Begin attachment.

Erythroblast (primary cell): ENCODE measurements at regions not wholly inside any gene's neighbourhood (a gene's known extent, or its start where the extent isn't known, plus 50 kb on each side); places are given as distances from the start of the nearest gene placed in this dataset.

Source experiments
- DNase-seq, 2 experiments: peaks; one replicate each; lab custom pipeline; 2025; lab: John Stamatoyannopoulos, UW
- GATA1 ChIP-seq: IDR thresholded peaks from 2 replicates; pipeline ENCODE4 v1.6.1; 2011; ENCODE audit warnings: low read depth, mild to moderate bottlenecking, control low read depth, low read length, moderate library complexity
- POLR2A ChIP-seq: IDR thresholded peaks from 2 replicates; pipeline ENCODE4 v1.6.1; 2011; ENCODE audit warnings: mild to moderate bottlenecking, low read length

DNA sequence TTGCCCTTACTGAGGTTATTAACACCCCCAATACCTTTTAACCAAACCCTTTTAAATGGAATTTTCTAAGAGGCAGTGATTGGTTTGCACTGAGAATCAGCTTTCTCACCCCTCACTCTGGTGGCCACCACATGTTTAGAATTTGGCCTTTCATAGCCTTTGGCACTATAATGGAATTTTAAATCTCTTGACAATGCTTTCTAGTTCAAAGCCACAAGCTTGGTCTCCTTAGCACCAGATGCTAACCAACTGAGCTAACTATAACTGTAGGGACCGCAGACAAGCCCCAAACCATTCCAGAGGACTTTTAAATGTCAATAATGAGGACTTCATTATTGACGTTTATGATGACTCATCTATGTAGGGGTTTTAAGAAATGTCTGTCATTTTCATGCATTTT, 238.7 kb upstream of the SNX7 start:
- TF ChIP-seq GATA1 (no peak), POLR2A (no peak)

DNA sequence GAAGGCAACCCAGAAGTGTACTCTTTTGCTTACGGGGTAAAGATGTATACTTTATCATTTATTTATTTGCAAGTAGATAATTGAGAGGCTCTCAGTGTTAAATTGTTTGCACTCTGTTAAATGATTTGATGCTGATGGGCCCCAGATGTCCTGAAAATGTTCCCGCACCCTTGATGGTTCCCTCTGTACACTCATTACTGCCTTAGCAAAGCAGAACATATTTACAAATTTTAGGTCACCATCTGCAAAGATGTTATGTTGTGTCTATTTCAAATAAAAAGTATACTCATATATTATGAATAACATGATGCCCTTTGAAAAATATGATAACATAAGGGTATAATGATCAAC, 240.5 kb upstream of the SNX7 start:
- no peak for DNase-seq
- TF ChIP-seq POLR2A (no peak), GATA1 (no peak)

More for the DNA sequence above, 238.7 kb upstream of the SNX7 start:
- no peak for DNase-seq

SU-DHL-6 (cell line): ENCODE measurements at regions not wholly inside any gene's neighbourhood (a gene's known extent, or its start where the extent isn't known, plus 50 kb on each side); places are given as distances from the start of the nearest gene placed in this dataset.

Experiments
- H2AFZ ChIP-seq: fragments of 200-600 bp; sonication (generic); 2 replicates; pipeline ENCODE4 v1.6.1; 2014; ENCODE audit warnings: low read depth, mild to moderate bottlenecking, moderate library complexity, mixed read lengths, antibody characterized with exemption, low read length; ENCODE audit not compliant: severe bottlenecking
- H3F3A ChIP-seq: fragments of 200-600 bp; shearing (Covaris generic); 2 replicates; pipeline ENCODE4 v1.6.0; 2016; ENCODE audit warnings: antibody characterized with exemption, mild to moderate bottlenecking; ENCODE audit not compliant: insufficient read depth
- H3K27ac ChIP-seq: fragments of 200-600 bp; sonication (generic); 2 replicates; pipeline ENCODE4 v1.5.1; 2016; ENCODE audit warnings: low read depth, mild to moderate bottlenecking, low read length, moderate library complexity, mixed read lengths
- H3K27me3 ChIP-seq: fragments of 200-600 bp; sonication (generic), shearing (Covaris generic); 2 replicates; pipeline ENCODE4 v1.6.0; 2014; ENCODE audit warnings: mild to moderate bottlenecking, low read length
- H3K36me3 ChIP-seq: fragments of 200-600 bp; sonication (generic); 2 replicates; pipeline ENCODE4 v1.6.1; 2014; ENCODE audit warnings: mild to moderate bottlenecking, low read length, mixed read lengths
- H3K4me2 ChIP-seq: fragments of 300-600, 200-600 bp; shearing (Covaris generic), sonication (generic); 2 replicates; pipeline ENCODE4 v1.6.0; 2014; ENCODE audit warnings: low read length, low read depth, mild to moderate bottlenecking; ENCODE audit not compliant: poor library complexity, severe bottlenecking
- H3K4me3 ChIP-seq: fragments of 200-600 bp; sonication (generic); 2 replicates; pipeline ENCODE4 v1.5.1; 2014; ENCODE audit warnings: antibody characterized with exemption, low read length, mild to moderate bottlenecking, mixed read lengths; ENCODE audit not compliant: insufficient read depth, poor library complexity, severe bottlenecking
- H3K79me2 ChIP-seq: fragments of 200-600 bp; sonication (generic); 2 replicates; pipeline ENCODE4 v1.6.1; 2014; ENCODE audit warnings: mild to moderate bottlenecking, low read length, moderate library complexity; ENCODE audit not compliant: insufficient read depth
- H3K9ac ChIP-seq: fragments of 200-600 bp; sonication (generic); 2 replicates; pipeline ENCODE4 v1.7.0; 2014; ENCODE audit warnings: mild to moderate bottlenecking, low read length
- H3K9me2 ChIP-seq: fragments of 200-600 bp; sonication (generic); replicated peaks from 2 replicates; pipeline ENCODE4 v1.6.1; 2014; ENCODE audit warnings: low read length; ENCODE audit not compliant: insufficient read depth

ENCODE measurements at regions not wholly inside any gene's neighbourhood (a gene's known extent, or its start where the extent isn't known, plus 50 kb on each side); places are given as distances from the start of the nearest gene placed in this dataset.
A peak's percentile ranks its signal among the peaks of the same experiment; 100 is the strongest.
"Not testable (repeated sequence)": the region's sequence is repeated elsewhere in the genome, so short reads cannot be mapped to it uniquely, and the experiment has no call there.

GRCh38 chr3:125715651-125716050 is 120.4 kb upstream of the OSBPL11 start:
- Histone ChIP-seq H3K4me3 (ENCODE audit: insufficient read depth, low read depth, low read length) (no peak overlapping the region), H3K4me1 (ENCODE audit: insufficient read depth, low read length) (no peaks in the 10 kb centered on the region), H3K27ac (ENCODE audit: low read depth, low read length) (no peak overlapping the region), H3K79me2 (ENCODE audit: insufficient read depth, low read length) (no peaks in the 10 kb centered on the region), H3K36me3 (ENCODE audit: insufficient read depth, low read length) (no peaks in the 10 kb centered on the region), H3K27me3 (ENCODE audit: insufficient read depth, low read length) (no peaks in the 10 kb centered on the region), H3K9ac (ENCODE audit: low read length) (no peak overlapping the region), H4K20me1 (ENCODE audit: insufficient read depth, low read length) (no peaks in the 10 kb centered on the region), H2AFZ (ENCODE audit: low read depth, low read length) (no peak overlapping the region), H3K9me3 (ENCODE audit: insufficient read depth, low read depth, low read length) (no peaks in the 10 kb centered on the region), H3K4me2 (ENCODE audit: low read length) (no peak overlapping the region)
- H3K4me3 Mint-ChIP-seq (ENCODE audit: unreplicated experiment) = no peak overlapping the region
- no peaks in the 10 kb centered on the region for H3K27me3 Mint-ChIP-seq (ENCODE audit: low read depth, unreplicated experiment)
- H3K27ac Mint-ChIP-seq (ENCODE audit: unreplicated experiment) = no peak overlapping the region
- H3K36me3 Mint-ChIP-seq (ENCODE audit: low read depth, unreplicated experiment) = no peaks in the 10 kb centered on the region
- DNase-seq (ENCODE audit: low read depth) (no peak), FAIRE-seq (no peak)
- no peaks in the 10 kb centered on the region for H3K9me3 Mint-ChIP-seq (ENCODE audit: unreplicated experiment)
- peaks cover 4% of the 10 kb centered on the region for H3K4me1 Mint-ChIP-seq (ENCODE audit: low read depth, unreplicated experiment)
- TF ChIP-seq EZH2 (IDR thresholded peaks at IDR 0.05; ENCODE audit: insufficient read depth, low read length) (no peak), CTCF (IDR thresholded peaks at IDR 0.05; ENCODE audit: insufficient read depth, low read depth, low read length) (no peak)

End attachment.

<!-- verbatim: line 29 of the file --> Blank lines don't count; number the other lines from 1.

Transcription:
- Histone ChIP-seq H3K4me3 (ENCODE audit: insufficient read depth, low read depth, low read length) (no peak overlapping the region), H3K4me1 (ENCODE audit: insufficient read depth, low read length) (no peaks in the 10 kb centered on the region), H3K27ac (ENCODE audit: low read depth, low read length) (no peak overlapping the region), H3K79me2 (ENCODE audit: insufficient read depth, low read length) (no peaks in the 10 kb centered on the region), H3K36me3 (ENCODE audit: insufficient read depth, low read length) (no peaks in the 10 kb centered on the region), H3K27me3 (ENCODE audit: insufficient read depth, low read length) (no peaks in the 10 kb centered on the region), H3K9ac (ENCODE audit: low read length) (no peak overlapping the region), H4K20me1 (ENCODE audit: insufficient read depth, low read length) (no peaks in the 10 kb centered on the region), H2AFZ (ENCODE audit: low read depth, low read length) (no peak overlapping the region), H3K9me3 (ENCODE audit: insufficient read depth, low read depth, low read length) (no peaks in the 10 kb centered on the region), H3K4me2 (ENCODE audit: low read length) (no peak overlapping the region)